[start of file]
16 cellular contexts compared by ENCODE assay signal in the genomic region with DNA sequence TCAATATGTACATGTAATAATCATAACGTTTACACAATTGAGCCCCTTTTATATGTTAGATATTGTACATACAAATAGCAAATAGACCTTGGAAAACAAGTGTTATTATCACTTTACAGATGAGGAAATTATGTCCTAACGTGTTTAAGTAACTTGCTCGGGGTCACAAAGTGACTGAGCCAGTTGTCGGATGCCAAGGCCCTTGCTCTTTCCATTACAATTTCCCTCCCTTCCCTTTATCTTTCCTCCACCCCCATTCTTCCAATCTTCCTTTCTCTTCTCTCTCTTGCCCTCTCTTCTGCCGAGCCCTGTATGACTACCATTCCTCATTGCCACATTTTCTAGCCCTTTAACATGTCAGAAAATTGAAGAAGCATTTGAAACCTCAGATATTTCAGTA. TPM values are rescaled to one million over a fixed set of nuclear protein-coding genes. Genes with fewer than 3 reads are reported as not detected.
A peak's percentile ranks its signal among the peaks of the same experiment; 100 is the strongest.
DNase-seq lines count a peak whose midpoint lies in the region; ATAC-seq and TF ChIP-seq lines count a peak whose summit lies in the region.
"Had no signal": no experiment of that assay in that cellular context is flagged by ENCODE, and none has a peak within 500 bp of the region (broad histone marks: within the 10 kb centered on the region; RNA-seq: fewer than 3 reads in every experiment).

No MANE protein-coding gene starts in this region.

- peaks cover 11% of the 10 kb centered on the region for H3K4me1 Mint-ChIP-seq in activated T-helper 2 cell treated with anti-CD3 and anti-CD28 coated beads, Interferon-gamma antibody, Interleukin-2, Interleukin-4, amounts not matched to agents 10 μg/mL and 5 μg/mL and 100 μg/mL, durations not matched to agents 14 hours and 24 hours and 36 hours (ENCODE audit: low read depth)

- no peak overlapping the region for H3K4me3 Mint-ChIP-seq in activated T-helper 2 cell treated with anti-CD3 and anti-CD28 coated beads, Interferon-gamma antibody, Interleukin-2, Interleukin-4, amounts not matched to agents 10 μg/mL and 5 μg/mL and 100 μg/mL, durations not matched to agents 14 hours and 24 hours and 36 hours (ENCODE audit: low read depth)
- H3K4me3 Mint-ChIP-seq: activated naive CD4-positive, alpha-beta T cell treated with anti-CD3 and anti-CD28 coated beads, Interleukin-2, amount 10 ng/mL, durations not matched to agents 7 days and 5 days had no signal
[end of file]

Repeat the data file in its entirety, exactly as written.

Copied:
16 cellular contexts compared by ENCODE assay signal in the genomic region with DNA sequence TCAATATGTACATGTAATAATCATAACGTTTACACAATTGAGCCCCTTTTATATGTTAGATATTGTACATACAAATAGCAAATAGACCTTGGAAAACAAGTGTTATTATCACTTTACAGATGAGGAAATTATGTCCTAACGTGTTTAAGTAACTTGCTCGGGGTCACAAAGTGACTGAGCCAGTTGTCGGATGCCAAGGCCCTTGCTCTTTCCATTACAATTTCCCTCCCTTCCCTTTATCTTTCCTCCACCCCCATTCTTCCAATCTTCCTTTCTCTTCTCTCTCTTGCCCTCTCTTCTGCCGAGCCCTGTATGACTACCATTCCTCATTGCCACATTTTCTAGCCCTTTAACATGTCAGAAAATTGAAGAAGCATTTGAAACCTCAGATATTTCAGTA. TPM values are rescaled to one million over a fixed set of nuclear protein-coding genes. Genes with fewer than 3 reads are reported as not detected.
A peak's percentile ranks its signal among the peaks of the same experiment; 100 is the strongest.
DNase-seq lines count a peak whose midpoint lies in the region; ATAC-seq and TF ChIP-seq lines count a peak whose summit lies in the region.
"Had no signal": no experiment of that assay in that cellular context is flagged by ENCODE, and none has a peak within 500 bp of the region (broad histone marks: within the 10 kb centered on the region; RNA-seq: fewer than 3 reads in every experiment).

No MANE protein-coding gene starts in this region.

- peaks cover 11% of the 10 kb centered on the region for H3K4me1 Mint-ChIP-seq in activated T-helper 2 cell treated with anti-CD3 and anti-CD28 coated beads, Interferon-gamma antibody, Interleukin-2, Interleukin-4, amounts not matched to agents 10 μg/mL and 5 μg/mL and 100 μg/mL, durations not matched to agents 14 hours and 24 hours and 36 hours (ENCODE audit: low read depth)

- no peak overlapping the region for H3K4me3 Mint-ChIP-seq in activated T-helper 2 cell treated with anti-CD3 and anti-CD28 coated beads, Interferon-gamma antibody, Interleukin-2, Interleukin-4, amounts not matched to agents 10 μg/mL and 5 μg/mL and 100 μg/mL, durations not matched to agents 14 hours and 24 hours and 36 hours (ENCODE audit: low read depth)
- H3K4me3 Mint-ChIP-seq: activated naive CD4-positive, alpha-beta T cell treated with anti-CD3 and anti-CD28 coated beads, Interleukin-2, amount 10 ng/mL, durations not matched to agents 7 days and 5 days had no signal